As I provide workshops and consult on the topic of leading multi-cultural virtual teams, I am often asked “how often should my team meet in person and virtually?” Leaders asking this question are looking for a guide that they can easily apply to their own teams – have a biweekly conference call to update everyone, meet in person immediately in the start of your team and once every 3 months thereafter, etc. Unfortunately this answer is completely inaccurate for the leader; the actual answer is ‘it depends’, and the leader must use his or her own emotional intelligence to find the answer.
Emotional Intelligence is a commonly known concept and is defined by Psychology Today as “the ability to identify and manage your own emotions and the emotions of others.” And much has been written about Emotional Intelligence.
In my experience working with leaders and teams of global organizations, emotional intelligence of the leader is instrumental in the success of the virtual multi-cultural team, even more so than on-site teams. Due to the nature of the communication tools and the distance between people, working virtually naturally encourages a focus on tasks, deadlines, and documents at the expense of relationships, empathy, and trust. The leader, therefore, has an important role to lay the foundations and create an atmosphere where people feel connected, respected and engaged.
How can the emotional intelligence of the leader benefit the virtual team? Here are a few examples:
- The leader pays attention to the energy levels of the team to determine the most effective length of the virtual meeting. The amount of time team members can focus on the discussions may depend on the time of the meeting in their location (ie., is het 6.00 or 20.30 where they are), the complexity of the content, the number of people on the call etc.
- Face-to-face meetings are often desirable for collaboration but are less attractive when considering time, travel, expense, etc. Leaders need to be attuned to the best moment to meet, after doing as much as possible online. Perhaps content or personality conflicts are arising which need to be addressed or team members are becoming distracted by other priorities and losing the motivation. By staying connected with the team members individually and monitoring the energy of the team, the leader can make best use of the advantages of face to face meetings.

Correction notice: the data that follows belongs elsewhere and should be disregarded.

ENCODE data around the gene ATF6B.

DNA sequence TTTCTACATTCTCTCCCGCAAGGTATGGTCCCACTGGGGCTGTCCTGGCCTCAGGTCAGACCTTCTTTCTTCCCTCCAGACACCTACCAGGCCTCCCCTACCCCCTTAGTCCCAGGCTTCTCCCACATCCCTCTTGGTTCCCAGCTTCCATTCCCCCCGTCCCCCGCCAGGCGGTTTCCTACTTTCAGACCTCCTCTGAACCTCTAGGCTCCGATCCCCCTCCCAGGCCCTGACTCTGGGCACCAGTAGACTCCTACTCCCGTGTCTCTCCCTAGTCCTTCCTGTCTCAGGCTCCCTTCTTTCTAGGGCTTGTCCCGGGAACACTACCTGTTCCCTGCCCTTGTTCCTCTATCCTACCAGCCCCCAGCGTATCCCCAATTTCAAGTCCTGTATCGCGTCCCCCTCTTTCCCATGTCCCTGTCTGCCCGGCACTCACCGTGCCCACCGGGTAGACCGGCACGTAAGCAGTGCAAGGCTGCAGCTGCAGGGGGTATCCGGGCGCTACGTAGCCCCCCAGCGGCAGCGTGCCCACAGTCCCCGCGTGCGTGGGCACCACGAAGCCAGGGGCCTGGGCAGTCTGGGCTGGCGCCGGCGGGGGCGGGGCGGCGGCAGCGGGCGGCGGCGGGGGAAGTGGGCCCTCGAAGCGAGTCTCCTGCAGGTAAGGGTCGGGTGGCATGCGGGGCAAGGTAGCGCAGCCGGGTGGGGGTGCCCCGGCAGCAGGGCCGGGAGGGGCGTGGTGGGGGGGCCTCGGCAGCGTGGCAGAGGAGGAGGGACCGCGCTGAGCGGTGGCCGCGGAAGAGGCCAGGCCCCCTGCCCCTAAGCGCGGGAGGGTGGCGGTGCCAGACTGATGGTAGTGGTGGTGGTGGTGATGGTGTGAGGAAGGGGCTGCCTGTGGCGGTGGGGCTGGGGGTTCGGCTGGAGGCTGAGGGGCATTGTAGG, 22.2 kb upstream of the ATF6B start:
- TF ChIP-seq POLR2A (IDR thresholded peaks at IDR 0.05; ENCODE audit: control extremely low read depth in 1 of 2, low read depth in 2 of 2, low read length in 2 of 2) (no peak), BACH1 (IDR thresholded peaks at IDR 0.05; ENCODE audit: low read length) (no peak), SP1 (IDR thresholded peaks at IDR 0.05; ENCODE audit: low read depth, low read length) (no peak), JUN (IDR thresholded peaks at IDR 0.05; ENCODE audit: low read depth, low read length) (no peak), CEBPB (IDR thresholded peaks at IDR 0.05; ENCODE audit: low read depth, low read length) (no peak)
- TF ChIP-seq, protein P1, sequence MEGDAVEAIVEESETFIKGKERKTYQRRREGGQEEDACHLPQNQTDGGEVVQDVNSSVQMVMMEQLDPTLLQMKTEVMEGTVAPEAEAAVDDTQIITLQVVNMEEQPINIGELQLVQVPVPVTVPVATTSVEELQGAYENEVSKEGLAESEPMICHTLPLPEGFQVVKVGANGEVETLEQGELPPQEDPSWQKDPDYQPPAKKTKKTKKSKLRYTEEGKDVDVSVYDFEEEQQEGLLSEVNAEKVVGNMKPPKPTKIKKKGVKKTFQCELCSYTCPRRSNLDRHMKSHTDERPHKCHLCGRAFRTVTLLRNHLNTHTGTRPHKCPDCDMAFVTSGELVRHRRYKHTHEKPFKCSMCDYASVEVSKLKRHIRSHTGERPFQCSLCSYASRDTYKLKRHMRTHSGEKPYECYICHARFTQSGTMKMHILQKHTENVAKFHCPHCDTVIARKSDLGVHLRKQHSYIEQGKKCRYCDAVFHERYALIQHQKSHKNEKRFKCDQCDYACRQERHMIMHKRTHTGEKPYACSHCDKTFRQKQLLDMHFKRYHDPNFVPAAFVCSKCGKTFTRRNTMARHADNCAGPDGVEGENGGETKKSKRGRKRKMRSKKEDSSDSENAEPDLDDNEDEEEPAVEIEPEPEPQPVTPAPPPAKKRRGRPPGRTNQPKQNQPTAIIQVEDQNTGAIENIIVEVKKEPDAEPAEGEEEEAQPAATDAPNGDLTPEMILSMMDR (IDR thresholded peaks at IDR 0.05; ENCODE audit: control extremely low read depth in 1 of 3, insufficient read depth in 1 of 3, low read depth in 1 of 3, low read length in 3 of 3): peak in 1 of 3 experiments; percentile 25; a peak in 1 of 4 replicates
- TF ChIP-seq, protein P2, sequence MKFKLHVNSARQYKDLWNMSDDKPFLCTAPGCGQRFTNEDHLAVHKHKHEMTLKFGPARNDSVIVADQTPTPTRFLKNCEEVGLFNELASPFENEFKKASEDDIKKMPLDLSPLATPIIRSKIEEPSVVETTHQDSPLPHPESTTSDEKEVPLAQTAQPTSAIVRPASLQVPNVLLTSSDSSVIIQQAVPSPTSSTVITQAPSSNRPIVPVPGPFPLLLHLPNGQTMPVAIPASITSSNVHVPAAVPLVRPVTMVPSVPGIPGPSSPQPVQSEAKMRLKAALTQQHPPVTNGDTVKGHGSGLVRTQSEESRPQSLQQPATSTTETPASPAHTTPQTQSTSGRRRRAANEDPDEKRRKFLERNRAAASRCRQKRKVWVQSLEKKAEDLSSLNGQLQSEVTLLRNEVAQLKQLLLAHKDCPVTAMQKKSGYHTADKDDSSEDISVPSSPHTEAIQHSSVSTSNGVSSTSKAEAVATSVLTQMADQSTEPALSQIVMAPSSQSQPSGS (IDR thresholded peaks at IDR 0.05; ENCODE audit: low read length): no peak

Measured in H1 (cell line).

- The leader of a virtual team should proactively and regularly engage with team members who are the outliers of the team due to logistics. For instance, those members who are sitting in a different office, country or continent than the majority of the team. Think about Sharon in Boston, Ian in London and the rest of the team are in two factories in Sweden. The team leader needs to devote extra attention to Sharon and Ian so that they know they are heard, valued and do not feel isolated from the rest of the team.
- Leading a virtual team often means leading a multi-cultural team. Emotional intelligence is a key component of building cultural competence, however, the leader plays an important role in the realizing the advantages of the diversity on his team. Specifically, through words and behaviours the leader informs the team about his or her attitude to diversity – is the leader respectful of other perspectives, does she provide a place where diverse behaviours are tolerated, does he encourage and provide time for team members to share ideas and create together. A leader who is aware of his own feelings and assumptions about diversity, and is willing to develop his own cultural competence can have a significant impact on the success of this team and the development of the team members.
These are just a few examples of the impact of emotional intelligence. Learn more about emotional intelligence and find some personal assessments for yourself on the internet. For more information about leading and working on a multicultural virtual team, contact Theresa Sigillito Hollema firstname.lastname@example.org